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Ther Adv Cardiovasc Dis. 2012 Apr;6(2):81-91. doi: 10.1177/1753944712444866. Epub 2012 Apr 23.

Beyond blood pressure: evidence for cardiovascular, cerebrovascular, and renal protective effects of renin-angiotensin system blockers.

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  • 1Department of Medicine, Hospital of Assisi, Via Valentin Müller, 106081 Assisi PG, Italy.


For patients with hypertension, effective control of blood pressure (BP) reduces cardiovascular (CV), and renal risk. Antihypertensive agents that offer benefits that extend beyond those associated with BP reduction alone, to include tissue protective effects and effects on the vasculature, may be of benefit for many patients with increased CV risk due to comorbidities or prior history of CV events. Renin-angiotensin system (RAS) blockers [angiotensin-converting enzyme inhibitors (ACEIs) and angiotensin II receptor blockers (ARBs)] are guideline-recognized, highly effective antihypertensive agents that exert their BP-lowering action through different mechanisms at different levels of the RAS. Large-scale clinical studies suggest that small, between-treatment differences in BP lowering do not account for observed outcome differences between RAS blockers and other antihypertensive agents. Analysis of data from seminal clinical studies and meta-analyses identify that, controlling for effects on BP control, RAS blockers may be more effective than calcium channel blockers (CCBs) in reducing risk of myocardial infarction and congestive heart failure; ARBs may be more effective than either ACEIs or β blockers in stroke prevention; CCBs may be more effective than RAS blockers in stroke prevention; and ARBs may be more effective than β blockers in reducing left ventricular hypertrophy. This review considers the rationale and evidence for benefits of RAS blockade beyond BP lowering, and highlights the differences between ARBs and ACEIs, and between agents within these drug classes.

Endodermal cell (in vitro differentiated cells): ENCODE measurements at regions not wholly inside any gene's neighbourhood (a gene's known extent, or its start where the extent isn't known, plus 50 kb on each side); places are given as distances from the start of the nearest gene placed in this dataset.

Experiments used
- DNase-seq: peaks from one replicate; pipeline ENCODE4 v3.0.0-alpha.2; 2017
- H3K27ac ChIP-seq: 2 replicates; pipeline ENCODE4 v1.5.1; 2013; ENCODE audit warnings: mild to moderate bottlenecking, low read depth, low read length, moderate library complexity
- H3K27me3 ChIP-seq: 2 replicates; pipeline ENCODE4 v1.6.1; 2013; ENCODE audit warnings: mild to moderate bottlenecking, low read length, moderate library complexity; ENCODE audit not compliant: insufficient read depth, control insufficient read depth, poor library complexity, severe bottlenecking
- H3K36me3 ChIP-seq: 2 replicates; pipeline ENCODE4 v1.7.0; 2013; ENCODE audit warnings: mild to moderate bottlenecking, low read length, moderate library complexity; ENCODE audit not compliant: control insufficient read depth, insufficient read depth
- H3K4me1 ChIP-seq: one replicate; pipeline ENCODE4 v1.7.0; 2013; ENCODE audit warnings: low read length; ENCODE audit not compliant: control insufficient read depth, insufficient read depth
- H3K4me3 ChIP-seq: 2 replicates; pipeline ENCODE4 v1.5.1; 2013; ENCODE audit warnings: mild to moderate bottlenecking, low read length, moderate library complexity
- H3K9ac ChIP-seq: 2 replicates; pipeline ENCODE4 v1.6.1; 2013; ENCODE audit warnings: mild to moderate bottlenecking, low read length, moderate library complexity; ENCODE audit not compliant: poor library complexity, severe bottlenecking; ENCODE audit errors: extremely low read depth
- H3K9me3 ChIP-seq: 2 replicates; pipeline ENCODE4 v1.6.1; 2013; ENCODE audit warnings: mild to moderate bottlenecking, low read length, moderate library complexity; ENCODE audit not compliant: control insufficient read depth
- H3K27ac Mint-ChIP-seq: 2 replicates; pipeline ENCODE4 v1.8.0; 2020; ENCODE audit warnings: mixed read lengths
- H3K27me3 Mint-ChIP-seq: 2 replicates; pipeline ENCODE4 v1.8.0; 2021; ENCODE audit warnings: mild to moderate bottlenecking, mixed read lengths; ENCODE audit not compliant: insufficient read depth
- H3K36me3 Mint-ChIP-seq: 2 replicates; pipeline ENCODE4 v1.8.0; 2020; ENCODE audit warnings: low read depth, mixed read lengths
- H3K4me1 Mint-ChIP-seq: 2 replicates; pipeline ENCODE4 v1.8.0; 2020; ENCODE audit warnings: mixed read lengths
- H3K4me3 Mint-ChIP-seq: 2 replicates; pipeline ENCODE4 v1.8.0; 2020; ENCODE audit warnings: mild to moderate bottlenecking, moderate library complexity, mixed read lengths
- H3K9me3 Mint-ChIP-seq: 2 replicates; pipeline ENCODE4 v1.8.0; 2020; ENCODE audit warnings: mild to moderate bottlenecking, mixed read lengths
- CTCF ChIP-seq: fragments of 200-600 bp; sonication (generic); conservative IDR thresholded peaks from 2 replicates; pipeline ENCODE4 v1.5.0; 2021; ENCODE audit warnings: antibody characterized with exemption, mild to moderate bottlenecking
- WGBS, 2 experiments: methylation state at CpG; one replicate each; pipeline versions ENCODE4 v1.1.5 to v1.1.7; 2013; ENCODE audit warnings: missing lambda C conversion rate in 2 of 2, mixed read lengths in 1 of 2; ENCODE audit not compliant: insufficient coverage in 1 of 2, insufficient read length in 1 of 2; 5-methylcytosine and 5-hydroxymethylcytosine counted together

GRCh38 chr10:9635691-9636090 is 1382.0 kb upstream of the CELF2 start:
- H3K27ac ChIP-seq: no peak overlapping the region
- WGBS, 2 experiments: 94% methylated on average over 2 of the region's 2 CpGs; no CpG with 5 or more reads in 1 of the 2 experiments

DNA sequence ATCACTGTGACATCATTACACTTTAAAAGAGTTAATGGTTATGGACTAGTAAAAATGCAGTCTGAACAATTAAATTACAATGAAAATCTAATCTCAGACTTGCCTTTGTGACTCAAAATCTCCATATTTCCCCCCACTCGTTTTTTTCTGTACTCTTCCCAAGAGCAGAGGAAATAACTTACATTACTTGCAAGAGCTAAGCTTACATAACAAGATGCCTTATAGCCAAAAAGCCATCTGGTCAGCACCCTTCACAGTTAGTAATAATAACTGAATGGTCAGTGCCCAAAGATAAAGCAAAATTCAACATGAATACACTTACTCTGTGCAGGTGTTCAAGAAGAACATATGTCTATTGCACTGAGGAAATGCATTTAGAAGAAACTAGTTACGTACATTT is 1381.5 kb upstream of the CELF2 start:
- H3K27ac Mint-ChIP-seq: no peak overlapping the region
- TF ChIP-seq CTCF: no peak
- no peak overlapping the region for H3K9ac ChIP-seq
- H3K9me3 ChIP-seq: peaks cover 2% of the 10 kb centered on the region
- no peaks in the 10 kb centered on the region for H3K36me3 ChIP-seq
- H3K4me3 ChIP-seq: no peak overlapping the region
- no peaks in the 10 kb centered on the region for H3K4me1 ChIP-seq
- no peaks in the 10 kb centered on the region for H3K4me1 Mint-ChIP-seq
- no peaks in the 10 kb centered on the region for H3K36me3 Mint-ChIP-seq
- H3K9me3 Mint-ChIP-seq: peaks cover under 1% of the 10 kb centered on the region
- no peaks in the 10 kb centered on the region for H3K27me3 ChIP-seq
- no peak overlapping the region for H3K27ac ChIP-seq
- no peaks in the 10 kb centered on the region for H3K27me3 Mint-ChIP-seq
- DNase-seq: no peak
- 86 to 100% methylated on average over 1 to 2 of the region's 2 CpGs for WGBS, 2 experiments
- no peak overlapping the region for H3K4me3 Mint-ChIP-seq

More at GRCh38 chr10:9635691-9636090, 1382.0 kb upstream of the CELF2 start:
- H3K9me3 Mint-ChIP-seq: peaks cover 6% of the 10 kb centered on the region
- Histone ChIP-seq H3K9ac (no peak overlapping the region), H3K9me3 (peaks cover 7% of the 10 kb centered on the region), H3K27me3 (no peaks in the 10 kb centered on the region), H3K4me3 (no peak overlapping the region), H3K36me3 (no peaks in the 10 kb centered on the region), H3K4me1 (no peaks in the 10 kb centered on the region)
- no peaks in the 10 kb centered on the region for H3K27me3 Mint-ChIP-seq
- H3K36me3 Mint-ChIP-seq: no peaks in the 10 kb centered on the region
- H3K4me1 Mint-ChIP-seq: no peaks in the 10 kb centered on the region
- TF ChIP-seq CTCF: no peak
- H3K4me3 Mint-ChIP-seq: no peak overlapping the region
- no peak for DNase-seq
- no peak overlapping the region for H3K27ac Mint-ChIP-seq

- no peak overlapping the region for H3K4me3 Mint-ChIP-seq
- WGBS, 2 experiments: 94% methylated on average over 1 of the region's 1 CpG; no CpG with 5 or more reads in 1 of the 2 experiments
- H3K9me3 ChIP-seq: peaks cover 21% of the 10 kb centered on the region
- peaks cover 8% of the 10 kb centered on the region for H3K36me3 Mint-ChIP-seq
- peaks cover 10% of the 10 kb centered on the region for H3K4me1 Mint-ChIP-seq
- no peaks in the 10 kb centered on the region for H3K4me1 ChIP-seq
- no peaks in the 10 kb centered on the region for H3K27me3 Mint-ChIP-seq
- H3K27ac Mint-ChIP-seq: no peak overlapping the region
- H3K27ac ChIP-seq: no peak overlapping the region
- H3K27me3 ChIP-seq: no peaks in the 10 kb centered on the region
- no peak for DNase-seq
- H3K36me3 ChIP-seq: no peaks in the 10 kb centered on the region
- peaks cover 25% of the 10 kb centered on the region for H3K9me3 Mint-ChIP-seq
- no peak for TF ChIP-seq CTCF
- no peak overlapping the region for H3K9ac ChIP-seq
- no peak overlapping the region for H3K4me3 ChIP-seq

[PubMed - indexed for MEDLINE]
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